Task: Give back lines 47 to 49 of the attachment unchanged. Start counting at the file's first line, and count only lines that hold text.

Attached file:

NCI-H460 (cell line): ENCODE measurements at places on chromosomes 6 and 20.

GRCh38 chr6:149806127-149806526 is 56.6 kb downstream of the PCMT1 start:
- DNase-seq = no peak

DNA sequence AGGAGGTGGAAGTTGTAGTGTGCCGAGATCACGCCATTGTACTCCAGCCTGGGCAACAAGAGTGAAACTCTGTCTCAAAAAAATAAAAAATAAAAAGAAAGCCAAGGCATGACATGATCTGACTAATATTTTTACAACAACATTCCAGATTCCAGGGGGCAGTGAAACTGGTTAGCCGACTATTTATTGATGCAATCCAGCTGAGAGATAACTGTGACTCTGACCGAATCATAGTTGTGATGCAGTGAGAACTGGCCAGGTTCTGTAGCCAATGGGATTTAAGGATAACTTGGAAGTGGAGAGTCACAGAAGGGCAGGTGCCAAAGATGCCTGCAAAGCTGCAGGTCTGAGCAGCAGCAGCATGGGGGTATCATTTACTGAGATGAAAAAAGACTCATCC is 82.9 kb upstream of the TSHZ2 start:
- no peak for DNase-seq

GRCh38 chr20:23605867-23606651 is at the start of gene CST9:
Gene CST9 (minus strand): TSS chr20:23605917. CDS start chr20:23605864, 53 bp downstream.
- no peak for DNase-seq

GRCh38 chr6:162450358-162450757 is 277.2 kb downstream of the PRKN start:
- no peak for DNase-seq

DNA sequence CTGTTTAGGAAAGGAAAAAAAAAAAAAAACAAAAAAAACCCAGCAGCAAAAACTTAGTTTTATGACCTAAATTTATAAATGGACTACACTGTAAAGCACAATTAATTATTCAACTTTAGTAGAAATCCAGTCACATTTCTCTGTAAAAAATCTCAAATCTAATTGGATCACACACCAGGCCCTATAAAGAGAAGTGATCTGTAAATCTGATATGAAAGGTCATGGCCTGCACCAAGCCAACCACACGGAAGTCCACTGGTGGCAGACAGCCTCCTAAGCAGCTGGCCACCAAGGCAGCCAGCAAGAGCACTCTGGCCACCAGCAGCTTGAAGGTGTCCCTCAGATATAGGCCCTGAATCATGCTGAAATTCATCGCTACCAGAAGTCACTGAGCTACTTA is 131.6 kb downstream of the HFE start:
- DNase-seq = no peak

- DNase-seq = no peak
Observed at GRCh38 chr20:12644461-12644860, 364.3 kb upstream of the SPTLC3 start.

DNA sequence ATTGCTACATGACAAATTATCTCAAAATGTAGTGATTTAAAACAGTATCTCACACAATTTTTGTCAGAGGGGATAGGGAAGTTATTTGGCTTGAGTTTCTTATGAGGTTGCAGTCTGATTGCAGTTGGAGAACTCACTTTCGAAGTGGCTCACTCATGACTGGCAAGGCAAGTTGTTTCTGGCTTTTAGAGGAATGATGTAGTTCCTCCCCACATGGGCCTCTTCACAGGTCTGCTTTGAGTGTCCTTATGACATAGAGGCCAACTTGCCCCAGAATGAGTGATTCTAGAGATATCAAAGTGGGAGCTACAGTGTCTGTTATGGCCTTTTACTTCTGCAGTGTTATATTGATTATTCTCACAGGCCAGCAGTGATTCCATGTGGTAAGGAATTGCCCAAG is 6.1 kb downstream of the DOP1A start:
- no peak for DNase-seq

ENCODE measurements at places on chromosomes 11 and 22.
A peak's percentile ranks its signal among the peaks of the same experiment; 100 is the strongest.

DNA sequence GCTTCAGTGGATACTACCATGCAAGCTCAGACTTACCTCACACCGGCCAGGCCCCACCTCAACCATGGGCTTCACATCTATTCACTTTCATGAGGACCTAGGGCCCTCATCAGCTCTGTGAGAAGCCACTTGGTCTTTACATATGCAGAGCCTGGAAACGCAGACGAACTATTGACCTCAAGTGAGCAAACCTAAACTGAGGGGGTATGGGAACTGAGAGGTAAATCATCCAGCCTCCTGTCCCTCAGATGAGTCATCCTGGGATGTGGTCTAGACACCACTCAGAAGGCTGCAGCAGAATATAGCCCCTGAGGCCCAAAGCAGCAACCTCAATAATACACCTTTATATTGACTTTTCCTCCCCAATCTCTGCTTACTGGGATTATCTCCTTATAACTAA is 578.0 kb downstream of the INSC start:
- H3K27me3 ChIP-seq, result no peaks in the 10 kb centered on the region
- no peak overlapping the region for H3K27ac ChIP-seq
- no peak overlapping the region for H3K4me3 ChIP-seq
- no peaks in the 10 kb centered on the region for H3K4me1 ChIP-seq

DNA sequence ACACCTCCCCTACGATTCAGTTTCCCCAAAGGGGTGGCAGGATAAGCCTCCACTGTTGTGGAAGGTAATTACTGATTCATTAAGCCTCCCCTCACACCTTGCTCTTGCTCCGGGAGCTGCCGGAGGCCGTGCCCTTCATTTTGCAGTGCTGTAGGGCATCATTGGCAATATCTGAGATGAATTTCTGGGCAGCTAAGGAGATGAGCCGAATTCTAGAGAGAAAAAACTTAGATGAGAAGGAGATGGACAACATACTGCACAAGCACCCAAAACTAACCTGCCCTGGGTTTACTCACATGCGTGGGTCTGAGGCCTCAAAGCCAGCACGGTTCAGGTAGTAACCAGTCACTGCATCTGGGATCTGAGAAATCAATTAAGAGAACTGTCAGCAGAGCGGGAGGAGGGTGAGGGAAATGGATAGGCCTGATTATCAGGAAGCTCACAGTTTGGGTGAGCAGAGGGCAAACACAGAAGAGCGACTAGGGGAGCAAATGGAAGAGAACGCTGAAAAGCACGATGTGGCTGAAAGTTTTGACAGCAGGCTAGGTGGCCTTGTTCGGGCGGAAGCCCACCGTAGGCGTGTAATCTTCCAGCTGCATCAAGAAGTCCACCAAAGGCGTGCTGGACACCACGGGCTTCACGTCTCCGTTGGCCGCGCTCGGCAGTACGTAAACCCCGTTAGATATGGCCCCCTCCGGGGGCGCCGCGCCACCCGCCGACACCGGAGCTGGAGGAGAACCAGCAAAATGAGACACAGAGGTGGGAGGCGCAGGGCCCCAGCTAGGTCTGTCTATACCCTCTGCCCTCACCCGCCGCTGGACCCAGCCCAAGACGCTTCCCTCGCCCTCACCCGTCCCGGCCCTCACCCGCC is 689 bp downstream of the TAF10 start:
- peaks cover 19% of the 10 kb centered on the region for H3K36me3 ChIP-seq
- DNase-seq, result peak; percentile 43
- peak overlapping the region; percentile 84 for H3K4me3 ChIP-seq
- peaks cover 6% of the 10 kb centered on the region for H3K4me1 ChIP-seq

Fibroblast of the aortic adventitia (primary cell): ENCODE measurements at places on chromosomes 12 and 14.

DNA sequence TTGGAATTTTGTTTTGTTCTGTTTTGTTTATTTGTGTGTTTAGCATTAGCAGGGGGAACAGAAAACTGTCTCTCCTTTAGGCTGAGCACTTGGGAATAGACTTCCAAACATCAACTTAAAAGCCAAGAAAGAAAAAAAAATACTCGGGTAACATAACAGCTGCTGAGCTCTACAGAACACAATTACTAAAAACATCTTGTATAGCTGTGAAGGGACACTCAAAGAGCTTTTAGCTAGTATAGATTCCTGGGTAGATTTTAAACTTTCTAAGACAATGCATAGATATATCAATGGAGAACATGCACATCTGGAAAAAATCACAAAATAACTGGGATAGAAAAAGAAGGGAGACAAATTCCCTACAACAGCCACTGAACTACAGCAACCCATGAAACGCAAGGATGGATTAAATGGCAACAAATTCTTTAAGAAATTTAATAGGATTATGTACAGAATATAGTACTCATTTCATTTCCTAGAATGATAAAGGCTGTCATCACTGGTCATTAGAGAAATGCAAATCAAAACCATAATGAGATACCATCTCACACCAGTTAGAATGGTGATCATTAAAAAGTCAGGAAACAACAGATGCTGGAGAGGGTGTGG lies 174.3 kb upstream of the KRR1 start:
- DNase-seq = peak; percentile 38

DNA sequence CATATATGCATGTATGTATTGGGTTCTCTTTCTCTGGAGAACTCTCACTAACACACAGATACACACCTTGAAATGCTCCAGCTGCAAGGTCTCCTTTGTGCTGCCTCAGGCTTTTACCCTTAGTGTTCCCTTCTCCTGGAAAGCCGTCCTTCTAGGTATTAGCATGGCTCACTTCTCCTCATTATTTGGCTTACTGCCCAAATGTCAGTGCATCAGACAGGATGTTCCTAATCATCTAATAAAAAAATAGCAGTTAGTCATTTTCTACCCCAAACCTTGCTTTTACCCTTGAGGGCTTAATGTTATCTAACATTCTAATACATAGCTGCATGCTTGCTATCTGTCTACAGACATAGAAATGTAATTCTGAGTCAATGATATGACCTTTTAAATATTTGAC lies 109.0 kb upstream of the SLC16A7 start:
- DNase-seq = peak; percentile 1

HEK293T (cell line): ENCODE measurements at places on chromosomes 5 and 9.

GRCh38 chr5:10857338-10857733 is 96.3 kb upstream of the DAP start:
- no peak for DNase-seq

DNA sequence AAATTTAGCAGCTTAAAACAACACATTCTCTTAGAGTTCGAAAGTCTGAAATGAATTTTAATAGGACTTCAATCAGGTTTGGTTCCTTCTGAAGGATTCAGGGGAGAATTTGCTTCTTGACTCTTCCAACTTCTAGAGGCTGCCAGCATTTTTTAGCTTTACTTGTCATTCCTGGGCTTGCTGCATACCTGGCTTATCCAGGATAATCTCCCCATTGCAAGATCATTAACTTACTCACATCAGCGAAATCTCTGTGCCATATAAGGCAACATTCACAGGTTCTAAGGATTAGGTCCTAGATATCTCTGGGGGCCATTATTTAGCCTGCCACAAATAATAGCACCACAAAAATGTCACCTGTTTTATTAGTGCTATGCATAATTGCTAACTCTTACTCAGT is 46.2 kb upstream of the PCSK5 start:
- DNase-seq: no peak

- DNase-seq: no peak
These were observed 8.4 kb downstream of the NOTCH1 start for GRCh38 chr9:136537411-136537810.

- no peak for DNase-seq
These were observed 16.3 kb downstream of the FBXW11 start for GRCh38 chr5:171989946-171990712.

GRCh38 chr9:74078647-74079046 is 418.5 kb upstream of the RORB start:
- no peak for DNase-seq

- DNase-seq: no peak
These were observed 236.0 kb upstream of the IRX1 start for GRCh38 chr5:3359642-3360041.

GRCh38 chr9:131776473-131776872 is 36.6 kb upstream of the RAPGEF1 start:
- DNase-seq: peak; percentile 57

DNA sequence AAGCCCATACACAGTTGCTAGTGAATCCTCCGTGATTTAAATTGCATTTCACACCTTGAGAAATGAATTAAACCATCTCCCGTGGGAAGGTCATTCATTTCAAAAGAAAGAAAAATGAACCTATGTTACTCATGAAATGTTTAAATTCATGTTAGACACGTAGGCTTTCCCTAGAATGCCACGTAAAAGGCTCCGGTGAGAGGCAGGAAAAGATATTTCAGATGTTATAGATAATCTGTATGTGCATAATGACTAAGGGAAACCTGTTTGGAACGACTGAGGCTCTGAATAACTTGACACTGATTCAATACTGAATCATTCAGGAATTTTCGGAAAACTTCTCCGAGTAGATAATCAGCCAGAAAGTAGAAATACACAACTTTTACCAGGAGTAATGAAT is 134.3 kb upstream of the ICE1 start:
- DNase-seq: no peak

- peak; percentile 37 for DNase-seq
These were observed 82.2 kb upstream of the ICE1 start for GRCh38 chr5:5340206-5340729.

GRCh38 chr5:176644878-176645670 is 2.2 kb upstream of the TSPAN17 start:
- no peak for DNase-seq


GRCh38 chr9:131776473-131776872 is 36.6 kb upstream of the RAPGEF1 start:
- DNase-seq: peak; percentile 57

DNA sequence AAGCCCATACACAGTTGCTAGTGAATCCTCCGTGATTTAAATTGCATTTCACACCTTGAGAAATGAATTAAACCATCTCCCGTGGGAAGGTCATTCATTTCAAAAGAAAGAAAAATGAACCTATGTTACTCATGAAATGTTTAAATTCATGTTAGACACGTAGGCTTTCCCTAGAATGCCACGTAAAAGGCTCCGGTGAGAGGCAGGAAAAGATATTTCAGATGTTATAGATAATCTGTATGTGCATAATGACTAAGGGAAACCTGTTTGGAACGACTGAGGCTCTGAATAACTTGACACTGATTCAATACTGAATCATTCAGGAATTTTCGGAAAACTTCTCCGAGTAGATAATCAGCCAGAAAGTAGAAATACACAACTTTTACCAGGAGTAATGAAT is 134.3 kb upstream of the ICE1 start: